So far, Republicans managed to justify their attack on the Republic as a strategy to defund the Affordable Care Act and prevent high health insurance and healthcare costs. However, the United States ranks seventh highest in national wealth although unevenly divided. Americans have poor reasoning ability that decide possible Affordable Care Act costs threaten their liberty and the welfare more than Republicans' threats to shut down government.

History shows the movement in a society to unify power in one group or person increase rather than decrease. Other groups with goals to control government power beyond constitutional limits will copy House Republican Party members' extortion methods if they succeed using threats to extend power over legislation.

Congress also has the duty to set a debt limit, use of credit, to pay for spending during this fiscal year or a shorter period. Using their strategy of coercion, Republican House members refused to agree with a debt limit unless Senate Democrats conceded to a reduction of entitlements like social security. Once again, Republicans argue deceitfully that they resist raising the debt ceiling to limit spending by the Democrat Party and President Obama.

A U.S. Government Accountability Office (GAO) July 23, 2012 study about debt reduction policy disputes Republican claims about the purpose of the debt limit. It concluded, "The debt limit does not control or limit the ability of the federal government to run deficits or incur obligations. Rather, it is a limit on the ability to pay bills incurred." In other words, it limits the Treasury Departments ability to borrow money to finance the debt created by decisions already enacted by Congress. This conclusion is true given that tax revenue supports most government spending that can continue regardless of credit limits.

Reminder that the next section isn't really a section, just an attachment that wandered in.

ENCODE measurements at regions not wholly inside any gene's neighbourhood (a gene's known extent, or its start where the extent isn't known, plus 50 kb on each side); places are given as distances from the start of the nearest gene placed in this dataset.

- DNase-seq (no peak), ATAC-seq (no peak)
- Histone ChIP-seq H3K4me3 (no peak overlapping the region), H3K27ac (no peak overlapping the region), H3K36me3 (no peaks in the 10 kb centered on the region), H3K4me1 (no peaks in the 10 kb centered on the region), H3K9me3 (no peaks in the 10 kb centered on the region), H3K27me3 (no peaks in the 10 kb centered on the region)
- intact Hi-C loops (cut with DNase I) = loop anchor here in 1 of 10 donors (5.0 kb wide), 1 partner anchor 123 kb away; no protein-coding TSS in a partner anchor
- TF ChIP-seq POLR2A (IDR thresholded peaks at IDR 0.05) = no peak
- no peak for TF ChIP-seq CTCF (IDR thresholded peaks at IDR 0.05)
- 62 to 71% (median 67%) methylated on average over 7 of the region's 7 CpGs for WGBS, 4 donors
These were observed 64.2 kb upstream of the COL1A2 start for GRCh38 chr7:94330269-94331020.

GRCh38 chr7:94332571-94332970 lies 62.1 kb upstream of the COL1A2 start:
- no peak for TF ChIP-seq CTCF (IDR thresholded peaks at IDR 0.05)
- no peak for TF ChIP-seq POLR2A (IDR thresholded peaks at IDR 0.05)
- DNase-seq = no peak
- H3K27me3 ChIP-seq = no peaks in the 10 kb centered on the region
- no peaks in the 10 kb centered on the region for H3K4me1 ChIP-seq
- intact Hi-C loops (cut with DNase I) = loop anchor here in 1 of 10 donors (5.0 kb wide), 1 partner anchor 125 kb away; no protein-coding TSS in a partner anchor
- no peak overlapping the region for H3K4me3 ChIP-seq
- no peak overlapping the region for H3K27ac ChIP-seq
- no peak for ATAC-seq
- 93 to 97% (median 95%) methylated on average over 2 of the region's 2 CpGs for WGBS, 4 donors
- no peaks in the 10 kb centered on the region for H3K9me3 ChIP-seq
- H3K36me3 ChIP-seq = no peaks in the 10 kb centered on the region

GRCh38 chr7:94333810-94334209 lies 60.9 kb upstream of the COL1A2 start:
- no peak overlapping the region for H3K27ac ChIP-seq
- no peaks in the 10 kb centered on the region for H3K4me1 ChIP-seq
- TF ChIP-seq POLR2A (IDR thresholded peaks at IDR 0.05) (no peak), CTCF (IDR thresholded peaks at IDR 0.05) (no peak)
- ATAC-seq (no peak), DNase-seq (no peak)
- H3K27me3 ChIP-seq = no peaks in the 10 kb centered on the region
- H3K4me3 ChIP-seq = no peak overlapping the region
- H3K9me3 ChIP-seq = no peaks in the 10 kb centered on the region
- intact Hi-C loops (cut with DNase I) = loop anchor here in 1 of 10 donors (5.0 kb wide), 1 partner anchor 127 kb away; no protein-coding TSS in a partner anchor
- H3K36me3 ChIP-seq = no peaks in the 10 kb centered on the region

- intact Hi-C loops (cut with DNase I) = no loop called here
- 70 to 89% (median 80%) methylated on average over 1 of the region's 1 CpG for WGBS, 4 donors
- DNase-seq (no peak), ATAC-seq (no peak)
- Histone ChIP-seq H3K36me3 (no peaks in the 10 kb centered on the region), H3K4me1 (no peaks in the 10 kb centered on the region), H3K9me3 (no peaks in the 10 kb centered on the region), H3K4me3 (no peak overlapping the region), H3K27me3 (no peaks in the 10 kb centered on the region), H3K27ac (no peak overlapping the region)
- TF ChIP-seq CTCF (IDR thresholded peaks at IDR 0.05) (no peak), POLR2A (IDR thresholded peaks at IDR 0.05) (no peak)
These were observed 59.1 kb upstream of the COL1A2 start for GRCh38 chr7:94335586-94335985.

This same GAO study reported the federal government incurred more costs of billions of dollars when Congress delayed approving the debt limit until near its expiration date. This GAO description of debt management shows the insincerity of Republican Party members' reasoning for withholding approval of the debt limit.

The motives for Republicans' threats against the Republic are obvious if one ignores their rhetoric and decide them from the results they seek. They shut down the government to prevent the Affordable Care Act extending health insurances to lower-income families and Americans with existing health problems. They threaten to withhold approval of the debt limit and allow the Republic to default on debts to win concussions from Democrats to reduce social security benefits and Medicare coverage. Legislation to increase the federal minimum wage level or to provide for fair wages is objectionable to them.

I admit that much Democrat legislation and economic policy is economically unsound. Nevertheless, they promote policy motivated to improve the welfare of the people without threats to disrupt government operation. Congress can improve deficiencies in the proposed policies that mostly support goals set out in the preamble of the Constitution.

"We the people of the United States, in order to form a more perfect union, establish justice, insure domestic tranquility, provide for the common defense, promote the general welfare, and secure the blessings of liberty to ourselves and our posterity, do ordain and establish this Constitution for the United States of America."

I do not understand how anyone can believe that a political strategy that threatens to circumvent constitutional limits on government authority or that disrupt government services is in their best interest.